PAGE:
Nevada Nano MPS Gas Sensors Questions

  • How does the Nevada Nano MPS methane gas sensor work?
  • The MPS Methane Gas Sensors share the same internal design and software as their Flammable Gas Sensors, but are calibrated to measure real-time leak detection of CH4 methane. Because of their built-in environmental compensation and long-life, they are well suited to be deployed as a low-cost-per-node grid sensor array in the oil and gas industry. The sensors can also be used as a primary data collection device for soil gas analysis or for methane safety monitors.

  • How does the Nevada Nano MPS flammable gas sensor work?
  • Nevada Nano’s MPS Flammable Gas Sensors deliver unprecedented reliability and accuracy. Unlike traditional sensors, the MPS sensors accurately report 0-100% Lower Explosive Limit (LEL) across 15 different gases with a single factory calibration and no field maintenance over their lifetime. The MPS flammable gas sensor’s accuracy is enhanced by integrated, real-time measurements and built-in compensation for temperature, pressure, and humidity. Gas concentration readings are accurate across the full environmental range, including rapid environmental transients, delivering best-in-class accuracy while eliminating false positives. These MPS sensors are inherently immune to long term drift and poisoning.

  • How does the Nevada Nano Refrigerant gas sensor work?
  • NevadaNano’s Molecular Property Spectrometer™ (MPS™) Refrigerant Gas Sensor provides accurate and reliable detection of mildly flammable (A2L) R-32, R-454b blends, R-1234yf and other low global warming refrigerant gases such as (A1) R744 as well as (A3) R290 and R600 common in HVAC applications. With a 10+ year calibration interval and lifetime, the MPS Refrigerant Gas Sensor delivers industry-leading performance and a low total cost of ownership.

    The refrigerant sensor is designed to operate inside or outside refrigeration units. Due to its cost, effective price, it can be implemented in a grid pattern, allowing the user to pinpoint slow leaks within as little as an 8 foot radius. Combined with the fast response time and immunity to poisoning by other gases, this makes it easy to track down and fix refrigerant leaks in a supermarket or cold-storage commercial operation.

    The MPS Refrigerant Gas Sensor comes in two models: the S4 (cylindrical) design for LEL (lower explosion limit) measurement and the “Mini” for leak detection. Both sensors meet UL 60335-2-40 & ASHRAE 15 requirements.

  • How does the Nevada Nano Pellistor (Cat Bead) sensor work?
    A pair of small beads—one coated with a chemical catalyst, the other with an inert material—are both heated to a high temperature (400-500°C) using heaters (e.g., coiled platinum wire) built into their cores. In the presence of a flammable gas, the catalyst-coated bead produces an exothermic reaction, causing it to heat up more than the reference bead. This temperature difference can be measured using a resistance bridge circuit, the output of which is proportional to the concentration of the flammable gas present.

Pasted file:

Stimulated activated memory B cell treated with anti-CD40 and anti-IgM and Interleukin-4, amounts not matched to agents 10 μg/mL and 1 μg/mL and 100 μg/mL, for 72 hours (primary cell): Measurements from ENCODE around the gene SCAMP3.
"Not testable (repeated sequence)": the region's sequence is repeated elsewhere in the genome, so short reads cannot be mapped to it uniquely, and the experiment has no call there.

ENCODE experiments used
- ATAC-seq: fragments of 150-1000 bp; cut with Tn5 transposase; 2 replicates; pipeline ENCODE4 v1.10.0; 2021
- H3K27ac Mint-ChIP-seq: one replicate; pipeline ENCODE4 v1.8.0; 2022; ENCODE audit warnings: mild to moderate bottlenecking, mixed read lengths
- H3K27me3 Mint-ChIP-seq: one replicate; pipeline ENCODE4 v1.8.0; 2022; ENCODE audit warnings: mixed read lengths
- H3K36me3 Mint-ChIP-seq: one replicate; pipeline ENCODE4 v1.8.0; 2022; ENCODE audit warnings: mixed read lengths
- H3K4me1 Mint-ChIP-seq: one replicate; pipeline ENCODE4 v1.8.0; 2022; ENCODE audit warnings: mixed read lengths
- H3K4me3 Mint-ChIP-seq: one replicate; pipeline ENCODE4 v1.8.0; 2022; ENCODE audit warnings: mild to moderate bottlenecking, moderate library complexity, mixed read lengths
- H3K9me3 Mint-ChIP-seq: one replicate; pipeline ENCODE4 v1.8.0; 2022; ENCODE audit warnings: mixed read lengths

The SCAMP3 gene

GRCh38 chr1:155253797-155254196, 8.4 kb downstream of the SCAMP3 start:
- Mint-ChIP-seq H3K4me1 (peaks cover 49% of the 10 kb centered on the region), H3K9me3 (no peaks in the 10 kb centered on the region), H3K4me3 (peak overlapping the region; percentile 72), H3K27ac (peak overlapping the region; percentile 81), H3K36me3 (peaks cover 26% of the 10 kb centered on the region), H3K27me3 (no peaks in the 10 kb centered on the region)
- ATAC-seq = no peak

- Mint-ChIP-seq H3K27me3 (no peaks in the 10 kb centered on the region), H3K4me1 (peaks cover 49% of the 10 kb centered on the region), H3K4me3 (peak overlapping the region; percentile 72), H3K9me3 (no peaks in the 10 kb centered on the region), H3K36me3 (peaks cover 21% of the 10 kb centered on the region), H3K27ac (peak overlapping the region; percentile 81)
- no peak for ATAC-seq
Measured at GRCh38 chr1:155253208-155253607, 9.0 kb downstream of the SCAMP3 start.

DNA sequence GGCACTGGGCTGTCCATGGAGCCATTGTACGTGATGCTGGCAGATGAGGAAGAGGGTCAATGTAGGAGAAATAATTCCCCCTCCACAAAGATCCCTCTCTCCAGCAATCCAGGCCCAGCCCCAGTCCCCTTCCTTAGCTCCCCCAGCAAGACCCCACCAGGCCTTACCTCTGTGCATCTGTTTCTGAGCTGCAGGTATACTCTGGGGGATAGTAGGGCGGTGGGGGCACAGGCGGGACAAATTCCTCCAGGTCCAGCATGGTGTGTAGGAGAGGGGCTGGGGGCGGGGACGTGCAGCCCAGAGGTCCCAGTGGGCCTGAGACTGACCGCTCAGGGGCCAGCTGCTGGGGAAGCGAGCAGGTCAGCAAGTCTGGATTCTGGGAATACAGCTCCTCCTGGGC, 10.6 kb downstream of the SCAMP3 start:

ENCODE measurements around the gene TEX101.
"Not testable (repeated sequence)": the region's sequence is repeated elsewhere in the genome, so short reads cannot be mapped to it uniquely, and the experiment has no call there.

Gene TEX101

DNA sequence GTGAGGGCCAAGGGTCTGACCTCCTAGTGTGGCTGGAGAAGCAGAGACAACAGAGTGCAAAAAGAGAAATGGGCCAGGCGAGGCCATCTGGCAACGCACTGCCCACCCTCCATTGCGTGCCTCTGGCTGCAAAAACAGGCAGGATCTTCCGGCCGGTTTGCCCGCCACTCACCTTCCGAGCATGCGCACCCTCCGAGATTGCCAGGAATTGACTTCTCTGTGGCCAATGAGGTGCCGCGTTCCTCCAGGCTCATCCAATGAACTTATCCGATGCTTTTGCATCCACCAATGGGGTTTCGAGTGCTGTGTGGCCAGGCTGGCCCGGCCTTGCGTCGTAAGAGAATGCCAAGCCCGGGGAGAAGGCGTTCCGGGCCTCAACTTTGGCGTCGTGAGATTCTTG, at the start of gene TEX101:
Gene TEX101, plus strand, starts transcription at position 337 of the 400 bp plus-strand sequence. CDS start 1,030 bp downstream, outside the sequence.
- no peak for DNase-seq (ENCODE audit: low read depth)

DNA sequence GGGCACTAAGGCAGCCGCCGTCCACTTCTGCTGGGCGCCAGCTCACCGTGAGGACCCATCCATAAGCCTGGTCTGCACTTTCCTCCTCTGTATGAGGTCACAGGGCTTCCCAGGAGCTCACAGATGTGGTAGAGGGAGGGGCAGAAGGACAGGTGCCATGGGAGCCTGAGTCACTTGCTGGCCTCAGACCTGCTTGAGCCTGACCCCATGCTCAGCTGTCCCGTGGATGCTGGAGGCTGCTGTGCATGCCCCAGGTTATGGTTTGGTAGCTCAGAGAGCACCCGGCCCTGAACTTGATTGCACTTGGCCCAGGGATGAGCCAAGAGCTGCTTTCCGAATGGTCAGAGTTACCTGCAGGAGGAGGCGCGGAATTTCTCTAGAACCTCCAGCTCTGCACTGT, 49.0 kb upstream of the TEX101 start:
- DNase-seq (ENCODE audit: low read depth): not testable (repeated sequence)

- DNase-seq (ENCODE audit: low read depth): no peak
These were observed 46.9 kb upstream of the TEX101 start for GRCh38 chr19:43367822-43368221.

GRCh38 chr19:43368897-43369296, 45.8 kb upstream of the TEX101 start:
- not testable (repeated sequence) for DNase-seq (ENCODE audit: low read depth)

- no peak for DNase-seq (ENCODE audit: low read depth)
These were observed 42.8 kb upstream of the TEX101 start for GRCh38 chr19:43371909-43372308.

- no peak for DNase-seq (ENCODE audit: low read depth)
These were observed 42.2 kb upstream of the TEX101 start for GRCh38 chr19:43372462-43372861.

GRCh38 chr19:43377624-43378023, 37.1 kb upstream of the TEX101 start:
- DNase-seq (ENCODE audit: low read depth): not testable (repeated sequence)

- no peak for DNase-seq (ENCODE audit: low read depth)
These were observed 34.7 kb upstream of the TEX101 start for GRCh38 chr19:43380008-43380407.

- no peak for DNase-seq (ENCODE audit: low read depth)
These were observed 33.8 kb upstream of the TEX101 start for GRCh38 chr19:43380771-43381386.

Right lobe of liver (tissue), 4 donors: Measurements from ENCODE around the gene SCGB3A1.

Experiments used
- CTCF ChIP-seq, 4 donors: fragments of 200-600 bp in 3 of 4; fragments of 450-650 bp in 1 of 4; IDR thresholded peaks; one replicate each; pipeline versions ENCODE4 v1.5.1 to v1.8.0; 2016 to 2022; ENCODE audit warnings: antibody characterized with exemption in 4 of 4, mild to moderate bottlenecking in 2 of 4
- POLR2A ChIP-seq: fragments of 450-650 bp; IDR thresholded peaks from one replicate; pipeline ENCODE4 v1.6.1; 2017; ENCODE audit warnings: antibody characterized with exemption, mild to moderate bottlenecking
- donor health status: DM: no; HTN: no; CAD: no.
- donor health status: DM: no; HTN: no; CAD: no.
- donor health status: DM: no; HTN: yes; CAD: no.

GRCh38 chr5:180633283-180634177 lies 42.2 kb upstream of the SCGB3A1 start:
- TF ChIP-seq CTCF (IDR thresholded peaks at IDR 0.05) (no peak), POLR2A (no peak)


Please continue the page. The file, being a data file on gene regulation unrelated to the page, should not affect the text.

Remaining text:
• How does the Nevada Nano MPS Non-dispersive Infrared (NDIR) sensor work?
    This technology works by using infrared light to detect different wavelengths absorbed by gases. These sensors consist of an infrared source, a detector, an optical filter, a gas cell, and signal processing mechanisms. Infrared light is absorbed as a particular gas passes through an active filter, while infrared light that does not interact with the target gas goes through a reference filter. The sensor determines the difference between these two transmitted light intensities to develop a gas concentration.

  • Does Nevada Nano shrink sensor?
    NevadaNano, has brought out the MPSTM Mini –  a miniaturised version of the Molecular Property Spectrometer (MPSTM) Flammable Gas Sensor.

  • What is LEL in gas detection ?
    The flammable range is considered the values between the Lower Explosive Limit and Upper Explosive Limit. At these ratios, the combustible and flammable gases and vapors will burn or explode if an ignition source is present. The list below includes the Lower Explosive Limit and Upper Explosive Limit of some of the most commonly used fuel gases. Lower Explosive Limit and Upper Explosive Limit figures are defined as the percentage by volume of the air. 
  • In gas detection, the amount of gas or vapor present is denoted as a percentage of Lower Explosive Limit. Zero percent means that the atmosphere is entirely free of explosive and flammable gases. One hundred percent means that the gas concentration is at its lower explosive limit. A 50% reading indicates that gas or vapor concentration is half what is needed to combust. The relationship between Lower Explosive Limit percent and percent by volume varies from gas to gas.

    It’s important not to confuse the percentage reading on a gas sensor device with the actual Lower Explosive Limit concentration. For instance, a 50% reading for methane means that the concentration is actually 2.2. The Lower Explosive Limit concentration for this gas is 4.4, making a 50% reading half this amount.